I started my journey to Colombia (which, thanks to Avianca’s direct-from-London flight, was significantly easier than my last visit) and as soon as I arrived I felt like I was home. Have you ever had that feeling of just belonging somewhere? It’s pretty magical.
I had various job interviews when I first arrived in Colombia: every company was different and each offered a variety of benefits and hours etc. After a number of interviews I decided that the best fit for me was Bogota Business English. A couple of weeks later I found myself in the Colombian migration office waiting for my visa interview (in which you need to have the relevant paperwork, go to the office as early as you can and then sit and wait). The whole process was pretty straightforward: you wait for your turn, present your documents to the official, they study them and call you back to tell you the outcome. The process took around 2 hours to complete and they put your visa in your passport straight away, then you’re free to go.
In Colombia you have to have an ID card called a cedula and foreigners get given a cedula extranjeria- this number is your person ID and is used for opening bank accounts and getting paid etc. You have to get this from a different office where once again you present your documents, wait and they give you an answer (it’s also useful to note that at this office they stamp your visa with an entry stamp, so you have to go within 10 days of receiving your visa). Cedulas take around 5 days to be processed and then you are good to go.
Working as a teacher in Colombia is amazing as there is a big English/American community of teachers who are all very friendly and welcoming. Bogota Business English employs around 30 teachers who are all from English-speaking countries.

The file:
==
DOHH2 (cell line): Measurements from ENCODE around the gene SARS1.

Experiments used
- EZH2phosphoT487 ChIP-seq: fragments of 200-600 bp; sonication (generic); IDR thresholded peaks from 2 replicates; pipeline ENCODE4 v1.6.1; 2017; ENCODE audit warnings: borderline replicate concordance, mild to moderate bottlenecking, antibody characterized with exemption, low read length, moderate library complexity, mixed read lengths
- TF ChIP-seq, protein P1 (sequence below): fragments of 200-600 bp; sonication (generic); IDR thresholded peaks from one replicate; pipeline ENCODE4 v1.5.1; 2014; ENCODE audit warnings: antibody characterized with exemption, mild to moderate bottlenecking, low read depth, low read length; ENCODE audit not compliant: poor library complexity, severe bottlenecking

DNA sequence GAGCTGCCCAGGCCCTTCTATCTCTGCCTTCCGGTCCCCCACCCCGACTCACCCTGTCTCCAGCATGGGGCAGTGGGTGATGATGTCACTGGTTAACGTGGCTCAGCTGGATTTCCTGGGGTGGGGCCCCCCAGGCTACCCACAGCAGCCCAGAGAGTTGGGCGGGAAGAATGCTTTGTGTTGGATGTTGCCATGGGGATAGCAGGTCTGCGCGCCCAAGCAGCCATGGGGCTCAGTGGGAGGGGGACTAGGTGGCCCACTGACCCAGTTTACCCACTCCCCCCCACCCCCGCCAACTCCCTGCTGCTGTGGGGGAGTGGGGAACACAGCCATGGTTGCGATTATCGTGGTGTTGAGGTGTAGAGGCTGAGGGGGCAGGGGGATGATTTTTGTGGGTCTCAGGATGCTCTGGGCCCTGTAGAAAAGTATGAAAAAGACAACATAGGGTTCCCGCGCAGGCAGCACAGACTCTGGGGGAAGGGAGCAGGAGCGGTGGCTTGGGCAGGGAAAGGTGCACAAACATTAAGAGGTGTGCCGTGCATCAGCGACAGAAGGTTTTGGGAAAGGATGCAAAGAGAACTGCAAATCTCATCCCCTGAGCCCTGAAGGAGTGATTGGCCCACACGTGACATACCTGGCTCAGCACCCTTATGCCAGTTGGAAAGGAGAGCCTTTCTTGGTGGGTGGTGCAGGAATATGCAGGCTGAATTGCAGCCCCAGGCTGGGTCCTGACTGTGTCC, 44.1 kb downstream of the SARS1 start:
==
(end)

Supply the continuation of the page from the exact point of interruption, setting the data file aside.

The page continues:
There are a large number of schools in Colombia who employ English teachers and if you happen to have a masters degree in teaching, from a UK or American University, you have the opportunity to be employed by one of the private Bilingual English schools in Bogota or at a University. The British Council has a big presence in Bogota as well as Wall Street English and International House. Whilst all of these institutions are good, they require different qualifications and offer different hours and wages. I picked Bogota Business English because it pays by the hour and offers 25 hours a week (the typical working hours are 7 – 9am, 12- 2pm and 5-7pm) which gives you plenty of time to explore Bogota as well as giving you long weekends to travel the country.
I would definitely recommend Colombia as a place to teach English as the country is beautiful and the people are so kind and friendly. Bogota Business English is a great company to work for and they are always looking for new teachers, so if you find yourself wanting to come and work in Colombia be sure to check out their website.